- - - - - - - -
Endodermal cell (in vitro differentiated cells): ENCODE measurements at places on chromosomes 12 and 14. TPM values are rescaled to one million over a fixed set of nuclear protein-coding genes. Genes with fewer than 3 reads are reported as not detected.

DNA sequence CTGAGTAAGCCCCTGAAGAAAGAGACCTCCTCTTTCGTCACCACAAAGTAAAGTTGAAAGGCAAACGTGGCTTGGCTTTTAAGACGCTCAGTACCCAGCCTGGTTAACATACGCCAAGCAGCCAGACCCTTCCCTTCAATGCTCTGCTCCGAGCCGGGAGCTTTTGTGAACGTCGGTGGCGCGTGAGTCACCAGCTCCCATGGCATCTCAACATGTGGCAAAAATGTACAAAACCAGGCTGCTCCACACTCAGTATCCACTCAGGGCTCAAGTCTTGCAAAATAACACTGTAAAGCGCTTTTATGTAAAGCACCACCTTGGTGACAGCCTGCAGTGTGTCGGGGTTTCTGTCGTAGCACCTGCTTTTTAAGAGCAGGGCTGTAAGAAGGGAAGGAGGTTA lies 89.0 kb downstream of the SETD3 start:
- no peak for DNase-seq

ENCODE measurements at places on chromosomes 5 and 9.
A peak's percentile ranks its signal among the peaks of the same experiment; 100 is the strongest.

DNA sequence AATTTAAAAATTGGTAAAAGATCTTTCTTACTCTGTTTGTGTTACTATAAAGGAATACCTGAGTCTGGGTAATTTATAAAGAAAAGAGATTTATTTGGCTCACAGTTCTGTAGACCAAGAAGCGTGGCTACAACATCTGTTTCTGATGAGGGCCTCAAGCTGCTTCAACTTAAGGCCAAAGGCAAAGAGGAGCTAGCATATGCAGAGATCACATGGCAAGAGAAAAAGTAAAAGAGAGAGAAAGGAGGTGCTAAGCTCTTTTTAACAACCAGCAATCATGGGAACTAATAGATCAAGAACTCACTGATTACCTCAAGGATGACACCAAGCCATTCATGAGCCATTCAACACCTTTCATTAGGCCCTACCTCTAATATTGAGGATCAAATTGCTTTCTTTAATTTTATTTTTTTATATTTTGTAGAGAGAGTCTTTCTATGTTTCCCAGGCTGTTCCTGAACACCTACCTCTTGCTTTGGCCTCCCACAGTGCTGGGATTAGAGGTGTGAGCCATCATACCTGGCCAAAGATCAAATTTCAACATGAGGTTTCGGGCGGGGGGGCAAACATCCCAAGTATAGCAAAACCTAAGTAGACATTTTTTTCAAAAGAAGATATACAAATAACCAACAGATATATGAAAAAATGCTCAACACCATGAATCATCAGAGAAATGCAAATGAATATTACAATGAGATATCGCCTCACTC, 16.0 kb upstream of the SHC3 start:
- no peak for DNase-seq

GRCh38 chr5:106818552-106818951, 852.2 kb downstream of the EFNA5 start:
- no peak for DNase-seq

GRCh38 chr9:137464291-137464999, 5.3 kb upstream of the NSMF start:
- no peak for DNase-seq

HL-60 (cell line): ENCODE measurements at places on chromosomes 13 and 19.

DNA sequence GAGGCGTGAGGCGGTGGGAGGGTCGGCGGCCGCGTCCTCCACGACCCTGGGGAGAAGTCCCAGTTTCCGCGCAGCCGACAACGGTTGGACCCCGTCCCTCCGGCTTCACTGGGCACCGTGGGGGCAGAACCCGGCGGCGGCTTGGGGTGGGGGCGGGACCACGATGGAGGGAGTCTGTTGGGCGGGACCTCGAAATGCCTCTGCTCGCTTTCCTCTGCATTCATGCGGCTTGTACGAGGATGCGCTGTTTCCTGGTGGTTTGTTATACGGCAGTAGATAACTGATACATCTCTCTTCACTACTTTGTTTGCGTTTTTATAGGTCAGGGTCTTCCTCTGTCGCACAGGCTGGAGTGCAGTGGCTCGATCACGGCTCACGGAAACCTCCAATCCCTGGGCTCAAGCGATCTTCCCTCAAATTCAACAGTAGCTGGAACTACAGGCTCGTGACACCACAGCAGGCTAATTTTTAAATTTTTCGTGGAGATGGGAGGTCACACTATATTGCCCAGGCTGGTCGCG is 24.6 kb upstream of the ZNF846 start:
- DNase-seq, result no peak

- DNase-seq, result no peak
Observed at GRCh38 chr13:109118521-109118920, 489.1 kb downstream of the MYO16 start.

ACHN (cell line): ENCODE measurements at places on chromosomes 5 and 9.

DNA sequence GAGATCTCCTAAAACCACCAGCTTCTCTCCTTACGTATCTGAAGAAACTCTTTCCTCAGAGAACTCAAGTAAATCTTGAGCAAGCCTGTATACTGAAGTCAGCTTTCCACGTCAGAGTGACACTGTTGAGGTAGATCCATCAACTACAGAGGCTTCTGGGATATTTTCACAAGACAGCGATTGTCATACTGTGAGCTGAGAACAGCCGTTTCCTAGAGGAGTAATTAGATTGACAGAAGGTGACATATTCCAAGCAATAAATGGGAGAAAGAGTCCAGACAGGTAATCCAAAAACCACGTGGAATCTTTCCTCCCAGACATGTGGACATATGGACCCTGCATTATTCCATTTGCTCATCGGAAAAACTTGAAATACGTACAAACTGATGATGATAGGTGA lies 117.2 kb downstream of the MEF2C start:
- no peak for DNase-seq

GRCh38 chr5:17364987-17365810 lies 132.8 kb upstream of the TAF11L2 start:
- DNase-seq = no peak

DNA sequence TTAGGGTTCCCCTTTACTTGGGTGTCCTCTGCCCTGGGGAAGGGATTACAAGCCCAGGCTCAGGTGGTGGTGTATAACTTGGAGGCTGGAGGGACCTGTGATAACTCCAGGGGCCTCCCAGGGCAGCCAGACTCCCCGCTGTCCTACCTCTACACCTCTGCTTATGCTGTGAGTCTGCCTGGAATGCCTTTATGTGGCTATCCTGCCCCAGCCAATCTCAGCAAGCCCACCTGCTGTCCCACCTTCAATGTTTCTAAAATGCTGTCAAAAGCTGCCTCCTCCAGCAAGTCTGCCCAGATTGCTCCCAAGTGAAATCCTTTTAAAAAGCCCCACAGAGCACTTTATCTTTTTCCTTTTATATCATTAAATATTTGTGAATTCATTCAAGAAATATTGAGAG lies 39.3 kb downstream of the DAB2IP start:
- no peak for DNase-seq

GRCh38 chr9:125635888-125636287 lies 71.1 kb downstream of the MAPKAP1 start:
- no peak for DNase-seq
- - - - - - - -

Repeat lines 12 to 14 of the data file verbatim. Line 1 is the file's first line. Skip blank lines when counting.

HL-60 (cell line): ENCODE measurements at places on chromosomes 13 and 19.

DNA sequence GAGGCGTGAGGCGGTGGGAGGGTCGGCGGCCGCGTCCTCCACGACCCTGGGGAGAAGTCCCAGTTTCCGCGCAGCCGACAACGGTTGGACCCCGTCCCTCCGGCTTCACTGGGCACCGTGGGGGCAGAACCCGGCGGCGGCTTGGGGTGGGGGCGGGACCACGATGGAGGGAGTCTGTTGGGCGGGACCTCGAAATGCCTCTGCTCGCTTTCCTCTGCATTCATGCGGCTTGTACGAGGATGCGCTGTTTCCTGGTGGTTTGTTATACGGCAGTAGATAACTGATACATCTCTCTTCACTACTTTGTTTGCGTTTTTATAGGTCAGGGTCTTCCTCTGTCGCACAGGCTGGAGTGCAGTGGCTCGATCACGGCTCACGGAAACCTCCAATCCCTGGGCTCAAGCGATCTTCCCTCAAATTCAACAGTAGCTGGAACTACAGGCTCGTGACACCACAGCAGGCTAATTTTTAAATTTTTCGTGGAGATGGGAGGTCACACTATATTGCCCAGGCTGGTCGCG is 24.6 kb upstream of the ZNF846 start:
- DNase-seq, result no peak